Miami Connection (1988)
Miami Connection (1988)

Genre: Martial Arts and Crime Drama Running Time: 1 hr. 23 min.

Release Date: August 18th, 1988 MPAA Rating: R

Director: Woo-sang Park Actors: Y.K. Kim, Vincent Hirsch, Joseph Diamond, Maurice Smith, Angelo Janotti, Kathy Collier, William Ergle, Si Y Jo




omewhere in Miami, a motley crew of armed thugs (sporting comically outdated mustaches) is about to do business on a dilapidated dock. A large shipment of cocaine changes hands when a team of ninjas start hucking throwing-stars and thrusting swords. What ensues is a bloodbath of goofy proportions, in which characters scream exaggerated death throes, suffer severed limbs, and dive dramatically from their perches. “Where’s money?!”

Shortly thereafter, at a bumpin’ nightclub in Orlando, a lot more coke is ready to be distributed as a new house band – Dragon Sound – performs to a rollicking crowd. Laughably, an entire song unfolds, shot like a music video, suggesting that this film is also doubling as an opportunity to promote a band. And then the scene just fades, further reenforcing that notion. The next sequence begins at the University of Central Florida, where student Jane (Kathy Collier) meets up with her lanky boyfriend John (Vincent Hirsch), Dragon Sound’s bassist. But Jane’s brother Jeff (William Ergle), who deals coke with pal Yashito (Si Y Jo) and their gang of bikers, immediately disapproves, instigating a fight. No one is good enough for his sister – and the mere existence of the band somehow interferes with his ability to control his drug territory.

The plot hardly matters (nor do the names, considering the band’s keyboardist is named Jim [Maurice Smith] and the drummer is named Jack [Joseph Diamond]); seconds after Jeff tussles with John, another fight breaks out, this time with unimportant background roles (the club owner and the former house band), before Dragon Sound showcases yet another song … in its entirety. And then more than a dozen baseball-bat-wielding thugs stop Dragon Sound as they drive home from their gig, engaging in a massive melee across the street and through a construction zone, where guitarist Mark (Y.K. Kim) – along with the rest of the musical group – demonstrate their martial arts skills (it’s later stated that they’re all black belts in taekwondo). In fact, it seems as if everyone in the film – drug dealers, gang members, musicians, students, and ninjas alike – all know some sort of kung fu.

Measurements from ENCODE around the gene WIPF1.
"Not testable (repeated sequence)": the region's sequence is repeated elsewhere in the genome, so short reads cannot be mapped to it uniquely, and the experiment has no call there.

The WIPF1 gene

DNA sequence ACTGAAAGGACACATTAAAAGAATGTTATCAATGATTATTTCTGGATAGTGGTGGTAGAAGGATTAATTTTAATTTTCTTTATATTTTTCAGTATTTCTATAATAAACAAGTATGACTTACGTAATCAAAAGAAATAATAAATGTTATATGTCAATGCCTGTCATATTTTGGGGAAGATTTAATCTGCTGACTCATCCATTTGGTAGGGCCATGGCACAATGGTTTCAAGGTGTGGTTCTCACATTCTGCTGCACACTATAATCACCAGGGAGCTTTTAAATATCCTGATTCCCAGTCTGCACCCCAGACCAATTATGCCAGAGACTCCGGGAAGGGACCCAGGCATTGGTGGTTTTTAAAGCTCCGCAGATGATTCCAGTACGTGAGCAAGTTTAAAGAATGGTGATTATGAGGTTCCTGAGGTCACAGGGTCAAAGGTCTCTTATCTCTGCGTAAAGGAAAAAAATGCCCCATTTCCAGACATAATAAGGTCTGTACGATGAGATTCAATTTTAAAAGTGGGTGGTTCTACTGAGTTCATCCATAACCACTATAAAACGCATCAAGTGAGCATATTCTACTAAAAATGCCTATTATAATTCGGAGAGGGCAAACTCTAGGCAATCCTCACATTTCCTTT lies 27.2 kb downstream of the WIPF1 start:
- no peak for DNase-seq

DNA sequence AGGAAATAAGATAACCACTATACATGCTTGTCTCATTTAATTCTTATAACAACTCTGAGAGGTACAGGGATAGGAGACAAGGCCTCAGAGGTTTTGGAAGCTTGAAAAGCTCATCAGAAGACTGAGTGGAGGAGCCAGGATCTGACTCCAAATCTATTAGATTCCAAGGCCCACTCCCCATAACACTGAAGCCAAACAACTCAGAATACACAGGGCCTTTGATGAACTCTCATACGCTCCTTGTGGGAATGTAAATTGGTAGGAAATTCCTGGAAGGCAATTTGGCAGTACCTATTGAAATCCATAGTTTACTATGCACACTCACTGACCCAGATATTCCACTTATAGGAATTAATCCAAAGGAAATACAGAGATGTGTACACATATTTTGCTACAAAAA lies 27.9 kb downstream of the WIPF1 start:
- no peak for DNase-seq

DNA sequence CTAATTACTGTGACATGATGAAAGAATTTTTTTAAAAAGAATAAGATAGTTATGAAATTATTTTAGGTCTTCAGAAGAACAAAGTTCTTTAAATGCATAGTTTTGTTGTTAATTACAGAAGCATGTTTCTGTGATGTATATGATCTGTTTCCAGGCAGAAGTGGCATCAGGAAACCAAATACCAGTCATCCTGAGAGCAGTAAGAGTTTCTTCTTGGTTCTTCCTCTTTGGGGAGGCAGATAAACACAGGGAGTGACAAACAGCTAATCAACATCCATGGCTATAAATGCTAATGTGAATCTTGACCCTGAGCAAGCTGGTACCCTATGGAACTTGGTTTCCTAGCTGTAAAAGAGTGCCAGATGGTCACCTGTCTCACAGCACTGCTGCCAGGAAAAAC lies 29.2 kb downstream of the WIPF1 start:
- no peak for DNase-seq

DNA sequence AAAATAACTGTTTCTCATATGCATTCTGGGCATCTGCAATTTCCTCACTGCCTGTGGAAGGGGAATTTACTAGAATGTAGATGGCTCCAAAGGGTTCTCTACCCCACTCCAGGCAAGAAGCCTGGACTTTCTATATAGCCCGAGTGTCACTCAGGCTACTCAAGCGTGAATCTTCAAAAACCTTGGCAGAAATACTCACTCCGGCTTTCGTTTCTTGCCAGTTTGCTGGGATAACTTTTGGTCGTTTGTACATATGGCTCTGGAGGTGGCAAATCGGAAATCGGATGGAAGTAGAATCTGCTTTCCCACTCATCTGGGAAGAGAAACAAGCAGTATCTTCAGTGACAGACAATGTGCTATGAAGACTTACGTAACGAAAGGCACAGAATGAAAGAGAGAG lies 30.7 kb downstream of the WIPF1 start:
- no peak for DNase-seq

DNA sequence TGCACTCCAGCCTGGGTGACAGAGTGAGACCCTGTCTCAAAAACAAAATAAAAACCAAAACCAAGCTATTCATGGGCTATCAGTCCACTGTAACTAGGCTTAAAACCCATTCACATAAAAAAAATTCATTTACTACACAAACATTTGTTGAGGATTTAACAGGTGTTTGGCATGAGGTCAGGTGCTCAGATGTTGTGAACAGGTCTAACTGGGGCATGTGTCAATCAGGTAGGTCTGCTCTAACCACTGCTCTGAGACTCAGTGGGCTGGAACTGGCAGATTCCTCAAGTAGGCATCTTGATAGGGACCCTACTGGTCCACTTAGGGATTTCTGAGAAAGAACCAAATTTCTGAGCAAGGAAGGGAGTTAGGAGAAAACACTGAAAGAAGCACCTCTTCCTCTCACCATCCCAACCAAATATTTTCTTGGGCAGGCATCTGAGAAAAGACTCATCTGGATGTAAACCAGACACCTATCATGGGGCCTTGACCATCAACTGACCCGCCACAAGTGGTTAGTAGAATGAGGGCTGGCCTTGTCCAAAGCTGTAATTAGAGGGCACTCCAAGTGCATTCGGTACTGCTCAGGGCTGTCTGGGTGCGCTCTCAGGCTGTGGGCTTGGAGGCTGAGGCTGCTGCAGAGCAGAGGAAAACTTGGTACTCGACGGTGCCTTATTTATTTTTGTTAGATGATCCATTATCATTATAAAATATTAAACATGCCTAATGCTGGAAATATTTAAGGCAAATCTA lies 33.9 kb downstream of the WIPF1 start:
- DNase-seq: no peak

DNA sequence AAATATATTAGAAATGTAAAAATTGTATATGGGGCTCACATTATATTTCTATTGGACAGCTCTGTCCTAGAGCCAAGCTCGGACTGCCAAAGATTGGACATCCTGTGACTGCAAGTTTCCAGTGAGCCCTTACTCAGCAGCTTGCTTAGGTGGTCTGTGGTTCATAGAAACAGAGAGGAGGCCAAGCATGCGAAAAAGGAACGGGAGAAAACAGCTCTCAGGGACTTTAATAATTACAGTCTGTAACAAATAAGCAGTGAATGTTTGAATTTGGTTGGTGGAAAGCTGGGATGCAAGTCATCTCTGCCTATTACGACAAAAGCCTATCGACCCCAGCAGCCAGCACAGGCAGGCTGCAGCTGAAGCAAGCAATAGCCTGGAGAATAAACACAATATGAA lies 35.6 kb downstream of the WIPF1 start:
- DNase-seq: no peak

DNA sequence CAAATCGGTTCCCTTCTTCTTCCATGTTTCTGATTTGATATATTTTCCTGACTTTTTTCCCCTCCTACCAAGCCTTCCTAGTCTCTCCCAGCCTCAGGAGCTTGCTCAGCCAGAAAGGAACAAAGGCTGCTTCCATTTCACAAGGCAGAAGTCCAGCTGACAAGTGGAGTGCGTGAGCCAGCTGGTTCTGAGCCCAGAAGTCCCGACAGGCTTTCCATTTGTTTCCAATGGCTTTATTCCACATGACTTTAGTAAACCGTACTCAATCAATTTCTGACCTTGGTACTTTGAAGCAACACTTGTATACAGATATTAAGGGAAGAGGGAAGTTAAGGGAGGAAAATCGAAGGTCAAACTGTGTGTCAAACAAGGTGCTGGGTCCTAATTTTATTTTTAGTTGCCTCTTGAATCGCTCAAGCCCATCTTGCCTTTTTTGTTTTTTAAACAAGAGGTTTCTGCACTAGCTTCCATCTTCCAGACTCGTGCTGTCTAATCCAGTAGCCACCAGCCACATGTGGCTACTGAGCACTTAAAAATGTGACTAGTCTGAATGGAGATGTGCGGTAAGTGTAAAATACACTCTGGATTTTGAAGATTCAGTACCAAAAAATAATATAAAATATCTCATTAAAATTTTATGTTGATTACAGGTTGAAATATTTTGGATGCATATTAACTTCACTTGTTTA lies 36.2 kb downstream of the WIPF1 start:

The soundtrack is hysterically pathetic, matched only by the unbelievably pitiful acting (Kim is especially ill-fitting, as his thick accent makes his dialogue largely indiscernible). It’s evident that the cast is comprised of wannabe martial artists first, wannabe musicians second, and wannabe actors third. Ultimately, they fail in every aspiration: the action sequences feature immoderately pulled punches, miss-by-a-mile swipes with weapons, and shoddily-placed slow-motion; the musical performances are cringe-inducing and repetitive, while the lyrics are preposterously lame; and the dialogue deliveries are so monotonic and insincere that they sound as if being read for the first time by people who aren’t fluent in English.

“Miami Connection” isn’t merely bad. It’s so deficient in every moviemaking aspect that it’s routinely hilarious; it’s one of those unimaginably shabby productions that is so dreadful that it provides constant amusement as it finds new ways to be lousy (the silliest moments involve Jim crying as he reveals a secret about his parents, all while wearing unbuckled jeans [in a subplot that doesn’t simply vanish, as it should], and Mark force-feeding his shirtless roommates grapes for breakfast). Even the final showdown with Yashito’s motorcyle-riding army of ninjas (“Uh-oh. Ninjas.”), in which some unexpected violence occurs, can’t save this picture from colossal, stupendous cheesiness. “We could write another taekwondo song.”

– Mike Massie

  • 1/10